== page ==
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The State Of Church: Doug Church on the Death of PC Gaming and the Future of Defining Gameplay (23 Nov 2004)
"It's natural that design improvement often comes bottom-up, but here in particular jumpstarting it from the other direction, i.e. on the bigger picture, of player agency on a larger scale, would be a huge help. Even if they don't work spectacularly, these experiments would still be a big win because they would give us all a better understanding of how it might work, and what there is to gain, as opposed to sort of bubbling around down there and seeing where we end up. And I think a few titles that have tried to go that direction, allowing agency in player task focus, character definition (not just "what weapon do i kill with" in the stats based RPG way, but a bit more character oriented), that sort of thing, and these have resonated with a lot of players."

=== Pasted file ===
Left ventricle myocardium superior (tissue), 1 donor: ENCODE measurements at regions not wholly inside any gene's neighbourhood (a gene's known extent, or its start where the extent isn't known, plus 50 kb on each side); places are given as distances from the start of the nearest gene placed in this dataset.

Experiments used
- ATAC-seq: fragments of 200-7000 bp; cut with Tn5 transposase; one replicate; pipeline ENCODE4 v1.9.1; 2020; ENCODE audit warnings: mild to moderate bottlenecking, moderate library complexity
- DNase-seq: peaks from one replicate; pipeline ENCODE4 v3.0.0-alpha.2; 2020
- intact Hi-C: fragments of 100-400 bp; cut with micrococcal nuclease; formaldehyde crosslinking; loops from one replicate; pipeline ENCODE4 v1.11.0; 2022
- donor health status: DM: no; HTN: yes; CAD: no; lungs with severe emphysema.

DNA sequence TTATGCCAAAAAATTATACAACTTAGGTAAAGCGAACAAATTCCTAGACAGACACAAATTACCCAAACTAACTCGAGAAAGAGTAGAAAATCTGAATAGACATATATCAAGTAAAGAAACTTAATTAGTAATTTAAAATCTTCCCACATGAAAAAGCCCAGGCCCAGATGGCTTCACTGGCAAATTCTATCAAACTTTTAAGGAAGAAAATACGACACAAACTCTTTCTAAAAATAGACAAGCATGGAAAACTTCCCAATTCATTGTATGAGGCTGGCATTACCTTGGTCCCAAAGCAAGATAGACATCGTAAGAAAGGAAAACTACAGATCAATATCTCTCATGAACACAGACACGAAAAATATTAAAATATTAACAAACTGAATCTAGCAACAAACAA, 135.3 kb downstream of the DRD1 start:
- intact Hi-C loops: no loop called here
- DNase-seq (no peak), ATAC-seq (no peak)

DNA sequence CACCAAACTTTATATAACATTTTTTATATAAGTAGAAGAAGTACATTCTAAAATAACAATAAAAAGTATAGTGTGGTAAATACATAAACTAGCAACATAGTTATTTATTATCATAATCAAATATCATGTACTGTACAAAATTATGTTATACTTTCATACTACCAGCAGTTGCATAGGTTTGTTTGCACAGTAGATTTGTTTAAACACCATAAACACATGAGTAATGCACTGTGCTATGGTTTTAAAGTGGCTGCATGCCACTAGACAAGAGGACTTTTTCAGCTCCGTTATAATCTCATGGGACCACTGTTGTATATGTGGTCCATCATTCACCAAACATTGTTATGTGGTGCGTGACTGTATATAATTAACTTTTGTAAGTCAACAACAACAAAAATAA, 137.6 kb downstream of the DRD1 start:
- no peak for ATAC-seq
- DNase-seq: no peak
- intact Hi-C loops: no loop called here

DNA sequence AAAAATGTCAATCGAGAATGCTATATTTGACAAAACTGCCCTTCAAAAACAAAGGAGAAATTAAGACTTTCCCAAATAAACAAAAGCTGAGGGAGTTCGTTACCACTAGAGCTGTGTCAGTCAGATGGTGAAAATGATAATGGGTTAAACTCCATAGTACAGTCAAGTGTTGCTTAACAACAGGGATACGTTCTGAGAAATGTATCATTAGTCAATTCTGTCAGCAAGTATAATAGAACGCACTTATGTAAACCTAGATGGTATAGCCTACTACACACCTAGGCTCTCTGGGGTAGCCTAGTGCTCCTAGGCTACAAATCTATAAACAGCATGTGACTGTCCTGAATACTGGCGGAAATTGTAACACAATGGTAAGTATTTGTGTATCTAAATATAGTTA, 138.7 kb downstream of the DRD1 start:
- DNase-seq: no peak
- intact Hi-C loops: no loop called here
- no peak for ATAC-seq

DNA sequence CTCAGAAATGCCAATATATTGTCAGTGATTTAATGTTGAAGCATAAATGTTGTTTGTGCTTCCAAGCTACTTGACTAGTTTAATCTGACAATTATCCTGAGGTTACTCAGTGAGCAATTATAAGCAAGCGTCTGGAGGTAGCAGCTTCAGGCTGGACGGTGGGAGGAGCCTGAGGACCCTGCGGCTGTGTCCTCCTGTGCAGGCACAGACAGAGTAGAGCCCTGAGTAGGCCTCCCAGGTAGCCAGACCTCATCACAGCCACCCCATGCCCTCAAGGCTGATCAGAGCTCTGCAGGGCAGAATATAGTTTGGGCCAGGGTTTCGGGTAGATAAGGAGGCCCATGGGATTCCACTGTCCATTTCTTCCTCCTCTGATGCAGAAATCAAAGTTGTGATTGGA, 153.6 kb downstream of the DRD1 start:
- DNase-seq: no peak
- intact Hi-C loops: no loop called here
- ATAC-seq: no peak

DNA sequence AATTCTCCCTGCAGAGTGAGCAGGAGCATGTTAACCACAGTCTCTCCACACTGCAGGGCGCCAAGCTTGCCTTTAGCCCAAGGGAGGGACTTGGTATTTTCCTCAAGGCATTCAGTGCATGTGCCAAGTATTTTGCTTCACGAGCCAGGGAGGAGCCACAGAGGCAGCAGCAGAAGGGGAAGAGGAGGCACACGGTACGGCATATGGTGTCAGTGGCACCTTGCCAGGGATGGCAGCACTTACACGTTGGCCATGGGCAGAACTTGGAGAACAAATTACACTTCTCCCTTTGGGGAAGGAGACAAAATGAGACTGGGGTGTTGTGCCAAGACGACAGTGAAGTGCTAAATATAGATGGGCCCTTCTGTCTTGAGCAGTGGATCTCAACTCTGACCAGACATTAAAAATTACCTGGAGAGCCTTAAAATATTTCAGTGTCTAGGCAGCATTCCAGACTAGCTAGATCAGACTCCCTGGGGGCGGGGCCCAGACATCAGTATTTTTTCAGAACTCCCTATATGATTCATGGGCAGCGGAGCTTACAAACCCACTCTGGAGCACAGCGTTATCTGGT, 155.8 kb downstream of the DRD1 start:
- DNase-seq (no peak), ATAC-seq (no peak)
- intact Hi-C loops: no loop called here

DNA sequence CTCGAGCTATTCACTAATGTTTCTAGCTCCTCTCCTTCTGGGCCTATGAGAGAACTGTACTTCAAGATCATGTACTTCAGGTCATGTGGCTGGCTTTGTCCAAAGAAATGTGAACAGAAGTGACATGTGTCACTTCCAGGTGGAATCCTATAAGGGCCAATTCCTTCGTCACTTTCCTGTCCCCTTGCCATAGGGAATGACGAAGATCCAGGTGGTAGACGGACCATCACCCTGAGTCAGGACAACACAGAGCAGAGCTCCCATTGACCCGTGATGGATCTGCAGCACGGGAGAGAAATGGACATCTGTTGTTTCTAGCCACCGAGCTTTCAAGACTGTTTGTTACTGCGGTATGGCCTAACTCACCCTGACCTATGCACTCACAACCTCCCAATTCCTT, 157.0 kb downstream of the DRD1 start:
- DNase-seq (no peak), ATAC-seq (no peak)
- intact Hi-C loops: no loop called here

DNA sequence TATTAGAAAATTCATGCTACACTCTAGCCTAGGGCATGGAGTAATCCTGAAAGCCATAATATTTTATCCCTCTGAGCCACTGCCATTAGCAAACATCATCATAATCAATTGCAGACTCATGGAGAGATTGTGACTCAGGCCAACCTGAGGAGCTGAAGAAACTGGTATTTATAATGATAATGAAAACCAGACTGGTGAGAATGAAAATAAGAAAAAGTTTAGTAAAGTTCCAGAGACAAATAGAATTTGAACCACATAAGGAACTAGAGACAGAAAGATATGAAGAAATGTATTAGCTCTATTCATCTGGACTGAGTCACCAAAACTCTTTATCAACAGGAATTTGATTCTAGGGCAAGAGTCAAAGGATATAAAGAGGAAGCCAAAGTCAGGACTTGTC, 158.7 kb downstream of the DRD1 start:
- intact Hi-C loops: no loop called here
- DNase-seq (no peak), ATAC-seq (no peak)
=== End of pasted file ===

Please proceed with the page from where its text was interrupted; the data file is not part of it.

But giving over more agency involves taking bigger risks; a difficult bet at a time when budgets are growing and established entertainment models seem more immediately profitable than experimental play innovation (games like Katamari Damacy notwithstanding). "In most console, mass-market entertainment products at the moment, I think there is some interest in providing more agency in the small and providing more control for the player in how they go about doing things, but there's not a lot of time and risk available to go after the bigger agency. As I say, a few games have gone after some of it and succeeded well, but we aren't to the point where it is easy to explain why that risk is worth taking compared to other things you could spend time on."
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